On June 24, the Supreme Court issued a ruling in Dobbs v. Jackson declaring that the right to an abortion was not constitutionally protected and could be blocked by states. The ruling, which was deeply unpopular across the nation, set off a firestorm of debate on both sides regarding legislation and electoral prospects. Questions abounded as to whether Democrats could experience an electoral bounce that could help stave off what was looking to be an increasingly catastrophic November, and unsurprisingly, the most prudent advice was (and remains) to wait and see.
But a month has now passed since the ruling, and between polls, fundraising data, and a special election in Nebraska, we now have a decent amount of data to assess the electoral landscape in the wake of the decision. And the overall picture does suggest a small bounce towards Democrats in its aftermath, a picture Split Ticket has confirmed privately with Republican and Democratic internals on both sides.
On June 25, the polling average on FiveThirtyEight was R+2.3, and on RealClearPolitics, it was R+2.8. Since then, FiveThirtyEight’s average has dipped to R+1.1, as of July 21, and RealClearPolitics’ to R+1.8. Both sides suggest a consistent bounce of approximately a point in margin, going by the polling aggregates.
What about individual polls, excluding partisan ones such as Democratic and Republican internals? FiveThirtyEight provides data on poll affiliations and sponsors, and using the data listed on the site, we can do a before-and-after comparison of several pollsters that polled the race in the month before and after Dobbs to see how the picture has changed, if at all.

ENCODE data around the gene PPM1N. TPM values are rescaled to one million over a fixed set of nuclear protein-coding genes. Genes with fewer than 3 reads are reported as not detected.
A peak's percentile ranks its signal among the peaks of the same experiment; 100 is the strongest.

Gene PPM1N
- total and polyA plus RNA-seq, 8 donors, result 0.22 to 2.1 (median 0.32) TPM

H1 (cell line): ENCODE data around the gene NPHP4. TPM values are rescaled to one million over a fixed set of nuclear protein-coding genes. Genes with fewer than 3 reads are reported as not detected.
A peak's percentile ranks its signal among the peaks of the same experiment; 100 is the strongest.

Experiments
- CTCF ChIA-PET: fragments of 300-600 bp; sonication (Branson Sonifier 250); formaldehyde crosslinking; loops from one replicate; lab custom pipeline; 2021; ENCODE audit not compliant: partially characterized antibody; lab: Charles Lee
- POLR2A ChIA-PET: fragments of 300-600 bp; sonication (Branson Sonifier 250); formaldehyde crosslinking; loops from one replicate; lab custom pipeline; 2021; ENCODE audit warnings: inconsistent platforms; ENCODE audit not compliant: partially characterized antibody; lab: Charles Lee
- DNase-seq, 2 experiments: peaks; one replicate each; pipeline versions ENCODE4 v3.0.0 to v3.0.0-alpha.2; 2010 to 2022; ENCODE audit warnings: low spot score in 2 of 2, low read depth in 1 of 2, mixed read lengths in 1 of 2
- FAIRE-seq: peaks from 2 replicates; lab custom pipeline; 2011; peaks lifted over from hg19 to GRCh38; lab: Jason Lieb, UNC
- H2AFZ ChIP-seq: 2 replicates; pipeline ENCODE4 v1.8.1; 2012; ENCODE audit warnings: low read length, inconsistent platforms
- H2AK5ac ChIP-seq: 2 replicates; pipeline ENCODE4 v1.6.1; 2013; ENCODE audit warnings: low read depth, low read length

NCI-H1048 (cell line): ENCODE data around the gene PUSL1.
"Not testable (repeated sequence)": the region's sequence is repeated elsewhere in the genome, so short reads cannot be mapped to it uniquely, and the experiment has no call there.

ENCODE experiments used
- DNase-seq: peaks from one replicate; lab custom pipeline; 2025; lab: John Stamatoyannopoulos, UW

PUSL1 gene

The criteria for the polls we’ll use is as follows: any nonpartisan poll that polls at least 800 registered or likely voters (to get a good sample size) will be included on this, except for YouGov/The Economist, which showed an R+4 -> D+3 bounce that was less of a function of the race shifting and more because of a data quality issue with their previous sample that makes actual comparisons impossible to trust. When a firm polls both registered and likely voters, we’ll use the likely voter number.
|AVERAGE||R +0.2||D +2.1||D +2.3|
In the six weeks prior to Dobbs, the polling average among these pollsters was R +0.2. In the four weeks since, the raw average among the nine pollsters listed above is D +2.1, for a D +2.3 shift overall.
This is not to say that the national environment will be Democratic in the fall. Indeed, the past two Republican waves have seen the Democratic support fall off sharply come Labor Day, and this means that any assessment of the race must be couched in significant uncertainty and understanding that things may very well degrade sharply for Democrats if independents do break against the President’s party, as has happened in the past. Split Ticket already predicts the House to flip Republican, and while the Senate is a pure tossup, we would probably tilt towards Republicans if you forced us to make a choice today.
But caveats aside, what the data above does tell us is that regardless of the permanence of the effect, polling has consistently shown a shift towards Democrats from before the ruling to now. Seven of the nine polls listed show a change between the pre and post-Dobbs environments, and when a sample size this large shows a shift of approximately two points in magnitude for the nation, it’s probably worth adjusting our priors a bit.